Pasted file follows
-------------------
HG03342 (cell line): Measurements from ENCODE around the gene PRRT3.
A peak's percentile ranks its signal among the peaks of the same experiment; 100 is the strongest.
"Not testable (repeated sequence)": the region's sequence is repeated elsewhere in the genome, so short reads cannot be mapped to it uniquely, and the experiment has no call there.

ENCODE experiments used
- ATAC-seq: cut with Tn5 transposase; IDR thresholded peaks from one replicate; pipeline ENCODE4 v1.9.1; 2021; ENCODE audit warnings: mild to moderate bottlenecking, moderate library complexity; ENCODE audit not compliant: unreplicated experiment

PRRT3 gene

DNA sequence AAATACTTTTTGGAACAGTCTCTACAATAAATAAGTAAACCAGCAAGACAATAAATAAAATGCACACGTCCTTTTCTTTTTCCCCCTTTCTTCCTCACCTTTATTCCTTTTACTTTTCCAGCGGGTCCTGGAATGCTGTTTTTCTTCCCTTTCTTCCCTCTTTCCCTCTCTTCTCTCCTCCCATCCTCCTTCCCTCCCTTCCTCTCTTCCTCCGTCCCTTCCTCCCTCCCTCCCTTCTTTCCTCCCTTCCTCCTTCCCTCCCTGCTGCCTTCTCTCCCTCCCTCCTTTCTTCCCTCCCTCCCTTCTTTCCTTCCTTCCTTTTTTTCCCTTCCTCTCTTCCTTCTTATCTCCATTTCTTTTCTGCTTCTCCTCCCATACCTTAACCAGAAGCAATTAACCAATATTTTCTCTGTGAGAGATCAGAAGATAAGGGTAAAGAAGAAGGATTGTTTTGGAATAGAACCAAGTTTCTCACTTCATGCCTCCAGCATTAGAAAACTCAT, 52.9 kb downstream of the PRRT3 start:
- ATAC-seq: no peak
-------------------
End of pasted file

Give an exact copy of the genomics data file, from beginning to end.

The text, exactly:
HG03342 (cell line): Measurements from ENCODE around the gene PRRT3.
A peak's percentile ranks its signal among the peaks of the same experiment; 100 is the strongest.
"Not testable (repeated sequence)": the region's sequence is repeated elsewhere in the genome, so short reads cannot be mapped to it uniquely, and the experiment has no call there.

ENCODE experiments used
- ATAC-seq: cut with Tn5 transposase; IDR thresholded peaks from one replicate; pipeline ENCODE4 v1.9.1; 2021; ENCODE audit warnings: mild to moderate bottlenecking, moderate library complexity; ENCODE audit not compliant: unreplicated experiment

PRRT3 gene

DNA sequence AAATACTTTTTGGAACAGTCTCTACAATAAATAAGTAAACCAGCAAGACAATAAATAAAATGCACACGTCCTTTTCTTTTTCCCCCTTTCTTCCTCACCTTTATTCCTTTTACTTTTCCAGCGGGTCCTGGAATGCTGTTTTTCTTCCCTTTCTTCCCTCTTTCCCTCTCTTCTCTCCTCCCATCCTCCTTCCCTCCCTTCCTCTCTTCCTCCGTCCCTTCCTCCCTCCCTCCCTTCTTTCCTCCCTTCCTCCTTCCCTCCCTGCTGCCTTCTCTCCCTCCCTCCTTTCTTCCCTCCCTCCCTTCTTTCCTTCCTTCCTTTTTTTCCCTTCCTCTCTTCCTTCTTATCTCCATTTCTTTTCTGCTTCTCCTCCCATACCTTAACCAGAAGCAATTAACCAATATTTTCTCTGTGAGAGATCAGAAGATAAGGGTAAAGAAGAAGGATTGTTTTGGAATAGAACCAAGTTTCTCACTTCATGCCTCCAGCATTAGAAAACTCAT, 52.9 kb downstream of the PRRT3 start:
- ATAC-seq: no peak